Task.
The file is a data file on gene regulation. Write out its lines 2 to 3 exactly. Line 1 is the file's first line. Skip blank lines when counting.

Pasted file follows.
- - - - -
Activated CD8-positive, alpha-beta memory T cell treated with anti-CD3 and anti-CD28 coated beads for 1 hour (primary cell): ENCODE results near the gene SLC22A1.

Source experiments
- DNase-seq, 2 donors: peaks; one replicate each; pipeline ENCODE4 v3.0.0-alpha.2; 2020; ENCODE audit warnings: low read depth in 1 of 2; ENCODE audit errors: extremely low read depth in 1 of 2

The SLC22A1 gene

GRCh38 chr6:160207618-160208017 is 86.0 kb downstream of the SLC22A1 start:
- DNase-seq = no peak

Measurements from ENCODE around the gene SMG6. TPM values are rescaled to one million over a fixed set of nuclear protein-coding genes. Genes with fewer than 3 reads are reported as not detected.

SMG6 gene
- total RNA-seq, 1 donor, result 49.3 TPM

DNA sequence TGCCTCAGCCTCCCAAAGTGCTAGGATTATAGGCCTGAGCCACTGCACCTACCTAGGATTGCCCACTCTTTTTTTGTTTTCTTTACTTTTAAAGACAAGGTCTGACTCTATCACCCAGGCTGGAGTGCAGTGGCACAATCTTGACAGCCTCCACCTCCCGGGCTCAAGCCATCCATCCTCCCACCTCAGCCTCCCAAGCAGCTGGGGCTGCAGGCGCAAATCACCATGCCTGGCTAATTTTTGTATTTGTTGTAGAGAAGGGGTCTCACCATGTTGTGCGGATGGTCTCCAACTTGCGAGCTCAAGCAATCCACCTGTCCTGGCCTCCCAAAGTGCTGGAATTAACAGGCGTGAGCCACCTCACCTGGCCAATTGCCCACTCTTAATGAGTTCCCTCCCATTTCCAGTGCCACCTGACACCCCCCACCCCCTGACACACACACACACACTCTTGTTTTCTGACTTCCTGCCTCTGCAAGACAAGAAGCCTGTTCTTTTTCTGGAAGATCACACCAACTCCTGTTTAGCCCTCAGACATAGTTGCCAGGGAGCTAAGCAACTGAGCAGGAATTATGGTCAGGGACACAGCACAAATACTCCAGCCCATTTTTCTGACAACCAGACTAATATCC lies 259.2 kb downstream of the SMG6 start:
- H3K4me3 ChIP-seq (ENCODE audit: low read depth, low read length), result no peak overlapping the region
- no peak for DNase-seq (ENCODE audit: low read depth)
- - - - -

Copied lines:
Source experiments
- DNase-seq, 2 donors: peaks; one replicate each; pipeline ENCODE4 v3.0.0-alpha.2; 2020; ENCODE audit warnings: low read depth in 1 of 2; ENCODE audit errors: extremely low read depth in 1 of 2